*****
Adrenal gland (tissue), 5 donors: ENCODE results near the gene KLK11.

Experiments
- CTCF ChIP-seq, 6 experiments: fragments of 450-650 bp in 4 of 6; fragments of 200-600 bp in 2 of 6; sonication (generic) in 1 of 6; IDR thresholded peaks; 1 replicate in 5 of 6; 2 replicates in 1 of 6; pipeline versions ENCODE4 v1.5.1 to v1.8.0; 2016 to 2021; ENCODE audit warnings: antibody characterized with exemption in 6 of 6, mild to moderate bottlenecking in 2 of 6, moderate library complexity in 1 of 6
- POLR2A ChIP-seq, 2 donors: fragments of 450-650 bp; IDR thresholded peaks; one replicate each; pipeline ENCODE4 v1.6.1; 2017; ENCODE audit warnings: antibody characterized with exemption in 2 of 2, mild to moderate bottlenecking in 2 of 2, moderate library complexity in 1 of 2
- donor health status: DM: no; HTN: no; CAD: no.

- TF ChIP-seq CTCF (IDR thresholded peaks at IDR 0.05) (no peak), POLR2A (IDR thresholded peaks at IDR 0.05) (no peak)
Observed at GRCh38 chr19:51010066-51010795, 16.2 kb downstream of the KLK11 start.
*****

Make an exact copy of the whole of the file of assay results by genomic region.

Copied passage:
Adrenal gland (tissue), 5 donors: ENCODE results near the gene KLK11.

Experiments
- CTCF ChIP-seq, 6 experiments: fragments of 450-650 bp in 4 of 6; fragments of 200-600 bp in 2 of 6; sonication (generic) in 1 of 6; IDR thresholded peaks; 1 replicate in 5 of 6; 2 replicates in 1 of 6; pipeline versions ENCODE4 v1.5.1 to v1.8.0; 2016 to 2021; ENCODE audit warnings: antibody characterized with exemption in 6 of 6, mild to moderate bottlenecking in 2 of 6, moderate library complexity in 1 of 6
- POLR2A ChIP-seq, 2 donors: fragments of 450-650 bp; IDR thresholded peaks; one replicate each; pipeline ENCODE4 v1.6.1; 2017; ENCODE audit warnings: antibody characterized with exemption in 2 of 2, mild to moderate bottlenecking in 2 of 2, moderate library complexity in 1 of 2
- donor health status: DM: no; HTN: no; CAD: no.

- TF ChIP-seq CTCF (IDR thresholded peaks at IDR 0.05) (no peak), POLR2A (IDR thresholded peaks at IDR 0.05) (no peak)
Observed at GRCh38 chr19:51010066-51010795, 16.2 kb downstream of the KLK11 start.